4. Cut grass – this scent announces that summer is here, and for so many people remind them of childhood when we were possibly closer to the grass and more inclined to roll around in it. It certainly conjures up carefree times and positivity for me.
  5. Sea breeze – much like the smell of the rain this is tricky to explain or to replicate, but when you smell it you know you are by the sea, and again all those positive vibes which relate to holidays, family, freedom all pop into the mind.
  6. Lavender – this is the overall “people’s” favourite essential oil, used worldwide for its calming and sleep-inducing properties with scientific evidence now emerging as to how this oil works as a relaxant. I diffuse this oil at night where I find it supremely relaxing and added to any natural scent blend it is very strong, overpowering, and as it is grown close to home and through a simple production process, it is much more affordable than some of the flower-based essences.
  7. Oud – to be used in limited quantities, and a bit of a marmite oil, oud is very strongly associated with the middle east and Arabia. It has a powerful, almost animalistic smell, although it is extracted from the agar tree. Again, a precious oil so one to try before you buy, but certainly worth getting to know as it is unique in its exotic scent.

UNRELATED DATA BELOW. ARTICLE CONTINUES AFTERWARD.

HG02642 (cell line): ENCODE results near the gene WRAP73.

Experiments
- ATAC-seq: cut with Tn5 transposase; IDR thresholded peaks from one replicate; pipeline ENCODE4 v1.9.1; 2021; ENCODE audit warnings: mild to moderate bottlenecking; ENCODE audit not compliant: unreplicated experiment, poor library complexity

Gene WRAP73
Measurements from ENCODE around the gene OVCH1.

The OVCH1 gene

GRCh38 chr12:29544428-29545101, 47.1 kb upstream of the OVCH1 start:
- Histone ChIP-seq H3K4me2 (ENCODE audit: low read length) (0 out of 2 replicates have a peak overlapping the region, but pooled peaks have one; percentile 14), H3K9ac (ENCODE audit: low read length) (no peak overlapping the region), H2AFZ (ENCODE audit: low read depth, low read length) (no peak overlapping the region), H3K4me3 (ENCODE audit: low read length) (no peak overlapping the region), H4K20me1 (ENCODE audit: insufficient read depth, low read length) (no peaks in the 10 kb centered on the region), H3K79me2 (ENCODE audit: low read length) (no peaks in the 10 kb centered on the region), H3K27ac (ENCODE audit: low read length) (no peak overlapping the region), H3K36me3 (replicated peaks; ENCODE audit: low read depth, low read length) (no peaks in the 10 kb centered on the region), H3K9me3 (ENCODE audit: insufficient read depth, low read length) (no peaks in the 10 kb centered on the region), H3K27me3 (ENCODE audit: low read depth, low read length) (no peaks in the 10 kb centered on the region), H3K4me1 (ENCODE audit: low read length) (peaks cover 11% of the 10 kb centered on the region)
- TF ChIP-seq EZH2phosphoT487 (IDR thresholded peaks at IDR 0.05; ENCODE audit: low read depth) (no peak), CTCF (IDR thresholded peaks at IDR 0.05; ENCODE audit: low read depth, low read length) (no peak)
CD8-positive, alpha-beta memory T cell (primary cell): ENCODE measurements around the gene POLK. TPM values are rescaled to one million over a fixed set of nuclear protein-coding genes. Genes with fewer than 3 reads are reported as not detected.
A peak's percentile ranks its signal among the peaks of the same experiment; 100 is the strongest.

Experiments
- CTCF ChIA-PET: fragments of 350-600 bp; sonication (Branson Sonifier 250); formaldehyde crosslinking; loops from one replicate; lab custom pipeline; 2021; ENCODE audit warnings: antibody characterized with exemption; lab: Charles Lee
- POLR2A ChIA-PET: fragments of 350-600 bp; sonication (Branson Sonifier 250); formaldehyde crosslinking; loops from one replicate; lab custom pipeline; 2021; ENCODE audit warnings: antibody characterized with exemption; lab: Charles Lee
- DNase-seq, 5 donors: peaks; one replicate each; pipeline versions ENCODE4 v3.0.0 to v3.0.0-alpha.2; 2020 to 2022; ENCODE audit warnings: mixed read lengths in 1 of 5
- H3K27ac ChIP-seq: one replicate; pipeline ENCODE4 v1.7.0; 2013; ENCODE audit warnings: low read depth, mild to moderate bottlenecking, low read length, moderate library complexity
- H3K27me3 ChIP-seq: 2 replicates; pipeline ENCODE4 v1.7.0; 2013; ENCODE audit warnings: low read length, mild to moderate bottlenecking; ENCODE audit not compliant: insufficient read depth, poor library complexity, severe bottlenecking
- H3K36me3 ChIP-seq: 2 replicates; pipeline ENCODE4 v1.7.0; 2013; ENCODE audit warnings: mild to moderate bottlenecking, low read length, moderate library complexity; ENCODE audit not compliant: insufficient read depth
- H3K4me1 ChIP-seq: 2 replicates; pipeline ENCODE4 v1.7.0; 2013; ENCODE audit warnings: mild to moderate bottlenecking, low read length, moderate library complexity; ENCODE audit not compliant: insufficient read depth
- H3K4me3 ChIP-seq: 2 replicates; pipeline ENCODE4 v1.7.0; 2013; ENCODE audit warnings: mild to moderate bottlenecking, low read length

8. Lemon – on the occasions when I want to lift my energy levels, I always turn to citrus fragrances, and particularly Lemon. There are quite a range of citruses and citrus like scents to choose from, from Lime to Grapefruit to Bergamot, extending into May Chang and Lemongrass. They all life the spirit and combine really well with other uplifting oils to give a real boost when it’s needed.
  9. Peppermint – many scents are primarily associated with food but are also a joy simply to smell. I would include peppermint here which you can grow or buy easily and is such a fabulous fresh scent. I would also include other uplifting foody scents such as fennel, basil, and rosemary in this category. You don’t have to use them in cooking – you can simply enjoy them for their fragrance – and then cook with them!
  10. Apple – I am constantly intrigued by how many fragrances are marketed as “natural” when it is not possible to extract these fragrances from nature. This applies to lilac, lily of the valley, and apple. So, if you see these fragrances in anything, be warned that they will have been synthetically manufactured to mimic nature. We are again limited by the seasons to our enjoyment of many wonderful natural scents, but the good old apple, grown throughout the UK and always available in shops, is a scent you can always enjoy, and for me epitomises simple pleasures.

So there you have it. 10 of my favourites which sits amongst hundreds of essential oils and unlimited fragrances that you can enjoy in and out of the home to remind you how lucky you are to have the gift of smell. Here’s to all the noses out there and the joy that they bring.